Generating grub configuration file ...
Found linux image: /boot/vmlinuz-3.10.0-327.28.3.el7.x86_64
Found initrd image: /boot/initramfs-3.10.0-327.28.3.el7.x86_64.img
Found linux image: /boot/vmlinuz-3.10.0-327.el7.x86_64
Found initrd image: /boot/initramfs-3.10.0-327.el7.x86_64.img
Found linux image: /boot/vmlinuz-0-rescue-ecd485da18684d12a2404fd6ff88a4ce
Found initrd image: /boot/initramfs-0-rescue-ecd485da18684d12a2404fd6ff88a4ce.img
done
[root@centos-72a ~]#

Reboot Robin Host and Check New THP Setting

The new THP setting is checked not only by the commands previously discussed, which show if it is configured to [never] or [always] but also by actually verifying that THP are not in use with the following command as shown below.  Note that the "AnonHugePages" displays the number of THP in use.  This value should be zero if the configuration to disable THP has been successful after reboot.

[root@centos-72a ~]# cat /proc/meminfo | grep Huge
AnonHugePages:         0 kB
HugePages_Total:    1811
HugePages_Free:     1802
HugePages_Rsvd:       62
HugePages_Surp:        0
Hugepagesize:       2048 kB
[root@centos-72a ~]#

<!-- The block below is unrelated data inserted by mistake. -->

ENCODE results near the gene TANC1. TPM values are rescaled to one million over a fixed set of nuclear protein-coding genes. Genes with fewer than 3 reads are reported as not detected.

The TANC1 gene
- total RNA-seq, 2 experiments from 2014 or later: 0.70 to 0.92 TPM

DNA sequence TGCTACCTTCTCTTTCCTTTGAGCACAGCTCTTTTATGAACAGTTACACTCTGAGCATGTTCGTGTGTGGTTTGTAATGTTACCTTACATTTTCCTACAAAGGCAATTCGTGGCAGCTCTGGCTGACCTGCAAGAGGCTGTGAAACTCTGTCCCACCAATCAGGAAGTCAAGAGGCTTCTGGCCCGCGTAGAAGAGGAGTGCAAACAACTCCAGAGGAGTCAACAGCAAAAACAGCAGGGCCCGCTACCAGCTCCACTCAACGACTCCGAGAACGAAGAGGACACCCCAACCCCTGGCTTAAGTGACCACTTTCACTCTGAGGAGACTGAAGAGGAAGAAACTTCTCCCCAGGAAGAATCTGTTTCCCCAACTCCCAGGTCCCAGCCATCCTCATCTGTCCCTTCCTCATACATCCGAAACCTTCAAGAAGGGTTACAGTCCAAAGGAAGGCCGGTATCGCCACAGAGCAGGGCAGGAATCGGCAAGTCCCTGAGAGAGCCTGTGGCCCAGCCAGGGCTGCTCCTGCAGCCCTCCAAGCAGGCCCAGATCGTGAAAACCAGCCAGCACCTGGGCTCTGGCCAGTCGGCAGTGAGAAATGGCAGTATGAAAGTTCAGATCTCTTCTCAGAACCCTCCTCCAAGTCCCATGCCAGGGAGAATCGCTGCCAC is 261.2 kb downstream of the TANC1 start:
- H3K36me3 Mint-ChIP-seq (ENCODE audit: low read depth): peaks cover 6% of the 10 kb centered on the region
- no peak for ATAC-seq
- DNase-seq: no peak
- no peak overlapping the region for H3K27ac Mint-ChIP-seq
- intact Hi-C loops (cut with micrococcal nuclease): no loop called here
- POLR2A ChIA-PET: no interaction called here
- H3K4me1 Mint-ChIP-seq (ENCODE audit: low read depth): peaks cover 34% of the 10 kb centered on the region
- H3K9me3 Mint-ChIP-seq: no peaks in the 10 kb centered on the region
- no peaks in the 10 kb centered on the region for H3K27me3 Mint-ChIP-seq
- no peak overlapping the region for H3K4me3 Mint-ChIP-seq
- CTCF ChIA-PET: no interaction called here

Set Robin Host to Use HugePages

The Robin Host must be set to use HugePages because this is a kernel-level setting and so the container will not be able to use HugePages unless it is set at the kernel level.  References on how to do this are here and here.

Determine Required HugePages

There is a script that is widely used that is described here in section G.1.2 Configuring HugePages on Linux (item 6) in the Oracle 12c Oracle documentation.  The script often needs to be modified to add the kernel version on which the Oracle database is running.  The script version that was used for this example is shown below and includes the kernel version that the Robin host server is using.

[root@centos-72a oracle]# pwd
/root/robin/oracle
[root@centos-72a oracle]# cat hugepages_setting.sh

#!/bin/bash
#
# hugepages_settings.sh
#
# Linux bash script to compute values for the
# recommended HugePages/HugeTLB configuration
#
# Note: This script does calculation for all shared memory
# segments available when the script is run, no matter it
# is an Oracle RDBMS shared memory segment or not.
# Check for the kernel version
KERN=`uname -r | awk -F. '{ printf("%d.%d\n",$1,$2); }'`